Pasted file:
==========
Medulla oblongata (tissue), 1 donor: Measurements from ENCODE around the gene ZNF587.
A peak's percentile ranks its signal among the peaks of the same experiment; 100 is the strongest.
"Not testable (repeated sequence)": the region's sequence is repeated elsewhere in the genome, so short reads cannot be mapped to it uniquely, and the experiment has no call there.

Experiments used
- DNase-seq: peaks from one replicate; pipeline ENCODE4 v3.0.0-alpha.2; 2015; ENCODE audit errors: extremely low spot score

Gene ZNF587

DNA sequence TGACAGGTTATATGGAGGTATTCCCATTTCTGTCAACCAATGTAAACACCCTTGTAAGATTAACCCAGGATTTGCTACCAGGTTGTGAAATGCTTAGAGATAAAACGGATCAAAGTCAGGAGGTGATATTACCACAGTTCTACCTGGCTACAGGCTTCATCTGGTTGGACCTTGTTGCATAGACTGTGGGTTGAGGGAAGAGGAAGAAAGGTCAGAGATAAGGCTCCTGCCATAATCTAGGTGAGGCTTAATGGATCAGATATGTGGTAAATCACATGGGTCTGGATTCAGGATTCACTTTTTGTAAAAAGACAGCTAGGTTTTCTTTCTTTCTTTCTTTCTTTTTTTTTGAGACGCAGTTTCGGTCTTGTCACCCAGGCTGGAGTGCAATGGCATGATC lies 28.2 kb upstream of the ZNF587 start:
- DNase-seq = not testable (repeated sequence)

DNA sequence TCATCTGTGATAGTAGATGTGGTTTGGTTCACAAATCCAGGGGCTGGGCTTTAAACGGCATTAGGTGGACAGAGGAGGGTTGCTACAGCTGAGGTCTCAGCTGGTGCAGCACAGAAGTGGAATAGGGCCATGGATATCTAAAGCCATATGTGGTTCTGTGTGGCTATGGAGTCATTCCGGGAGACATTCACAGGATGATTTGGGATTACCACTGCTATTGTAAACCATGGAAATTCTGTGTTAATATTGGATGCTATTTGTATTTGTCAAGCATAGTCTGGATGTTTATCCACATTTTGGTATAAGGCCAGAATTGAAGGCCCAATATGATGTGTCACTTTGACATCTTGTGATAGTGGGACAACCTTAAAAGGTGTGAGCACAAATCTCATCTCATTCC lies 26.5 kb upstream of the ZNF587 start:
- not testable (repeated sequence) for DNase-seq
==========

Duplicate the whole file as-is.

Medulla oblongata (tissue), 1 donor: Measurements from ENCODE around the gene ZNF587.
A peak's percentile ranks its signal among the peaks of the same experiment; 100 is the strongest.
"Not testable (repeated sequence)": the region's sequence is repeated elsewhere in the genome, so short reads cannot be mapped to it uniquely, and the experiment has no call there.

Experiments used
- DNase-seq: peaks from one replicate; pipeline ENCODE4 v3.0.0-alpha.2; 2015; ENCODE audit errors: extremely low spot score

Gene ZNF587

DNA sequence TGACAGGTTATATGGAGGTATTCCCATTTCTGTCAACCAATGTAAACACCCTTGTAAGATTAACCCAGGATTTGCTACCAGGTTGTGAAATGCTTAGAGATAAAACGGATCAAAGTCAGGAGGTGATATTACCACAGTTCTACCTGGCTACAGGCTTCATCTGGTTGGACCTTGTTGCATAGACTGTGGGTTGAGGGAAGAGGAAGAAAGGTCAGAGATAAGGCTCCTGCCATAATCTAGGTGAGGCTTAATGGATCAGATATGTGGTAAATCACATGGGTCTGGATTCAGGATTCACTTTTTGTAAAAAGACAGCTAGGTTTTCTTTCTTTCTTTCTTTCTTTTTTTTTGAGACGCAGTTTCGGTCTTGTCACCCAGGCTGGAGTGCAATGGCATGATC lies 28.2 kb upstream of the ZNF587 start:
- DNase-seq = not testable (repeated sequence)

DNA sequence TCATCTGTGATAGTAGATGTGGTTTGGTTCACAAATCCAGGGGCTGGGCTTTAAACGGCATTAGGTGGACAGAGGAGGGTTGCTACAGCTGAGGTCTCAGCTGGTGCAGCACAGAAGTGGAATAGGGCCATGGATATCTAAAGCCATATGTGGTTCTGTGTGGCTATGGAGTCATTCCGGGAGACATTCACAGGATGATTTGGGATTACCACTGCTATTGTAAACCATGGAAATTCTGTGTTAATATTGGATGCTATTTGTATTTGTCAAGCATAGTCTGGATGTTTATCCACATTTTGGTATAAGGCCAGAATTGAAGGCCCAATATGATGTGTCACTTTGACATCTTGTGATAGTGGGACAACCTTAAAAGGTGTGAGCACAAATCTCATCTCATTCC lies 26.5 kb upstream of the ZNF587 start:
- not testable (repeated sequence) for DNase-seq